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Research in microbiology

High-energy pulse-electron-beam-induced molecular and cellular damage in Saccharomyces cerevisiae.


PMID 23142492

Abstract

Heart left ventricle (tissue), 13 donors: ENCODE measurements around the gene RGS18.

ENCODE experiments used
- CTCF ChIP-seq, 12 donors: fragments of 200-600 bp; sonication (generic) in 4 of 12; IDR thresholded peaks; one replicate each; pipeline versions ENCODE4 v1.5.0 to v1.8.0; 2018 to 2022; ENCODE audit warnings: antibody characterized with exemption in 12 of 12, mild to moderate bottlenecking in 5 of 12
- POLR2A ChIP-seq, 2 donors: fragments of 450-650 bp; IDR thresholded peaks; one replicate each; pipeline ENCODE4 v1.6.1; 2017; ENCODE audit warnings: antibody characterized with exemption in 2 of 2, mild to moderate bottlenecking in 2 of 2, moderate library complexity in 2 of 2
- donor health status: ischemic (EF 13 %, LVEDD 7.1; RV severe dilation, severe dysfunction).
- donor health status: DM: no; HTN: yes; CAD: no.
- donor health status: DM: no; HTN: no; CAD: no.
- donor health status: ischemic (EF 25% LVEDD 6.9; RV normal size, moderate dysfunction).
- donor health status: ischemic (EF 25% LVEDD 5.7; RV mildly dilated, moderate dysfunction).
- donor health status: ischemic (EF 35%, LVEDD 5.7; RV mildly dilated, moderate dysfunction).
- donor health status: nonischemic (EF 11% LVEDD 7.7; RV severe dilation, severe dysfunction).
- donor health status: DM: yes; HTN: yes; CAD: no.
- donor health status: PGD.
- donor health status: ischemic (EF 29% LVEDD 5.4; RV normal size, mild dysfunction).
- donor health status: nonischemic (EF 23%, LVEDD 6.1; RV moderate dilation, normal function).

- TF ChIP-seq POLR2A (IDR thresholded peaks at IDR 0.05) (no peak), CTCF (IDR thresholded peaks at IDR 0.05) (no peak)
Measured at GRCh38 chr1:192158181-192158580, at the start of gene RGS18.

The high-energy pulse electron beam (HEPE) is a new method for mutation breeding. Previously, we demonstrated that HEPE radiation improved thermotolerance and ethanol production of Saccharomyces cerevisiae. To investigate the influence of HEPE on yeast molecular and cellular damage, cells were separately treated with HEPE radiation at different doses (0, 200, 400, 600, 800, 1000, 1200 and 1400 Gy). Based on results obtained, protein leakage and diffusion of intracellular nucleotide and propidium iodide (PI) uptake assays showed that HEPE clearly enhanced the cell membrane permeability of yeast depending on the dose of exposure. Yeast cells treated with HEPE radiation had significantly elevated levels of DNA instability, as detected by the chromosome spreading assay. These results correlated well with the measurement of increased levels of chromosomal aberrations and apoptosis. Intracellular reactive oxygen species (ROS) and caspase 3 activity were also measured in HEPE-applied yeast cells. Caspase 3 appeared to be involved in HEPE-induced apoptosis. Use of dihydroethidium staining and confocal laser scanning microscopy (CLSM) showed increased levels of intracellular ROS as a consequence of augmented pulsing. Moreover, yeast cells retained some photoreactivation capacity when the dose of HEPE exposure was less than 600 Gy. Thereafter, the level of damage was too serious to repair. Thus, photoreactivation had a repair effect upon HEPE radiation-induced damage. The results of our studies provide a possible explanation for the molecular and cellular effects of HEPE radiation upon S. cerevisiae.

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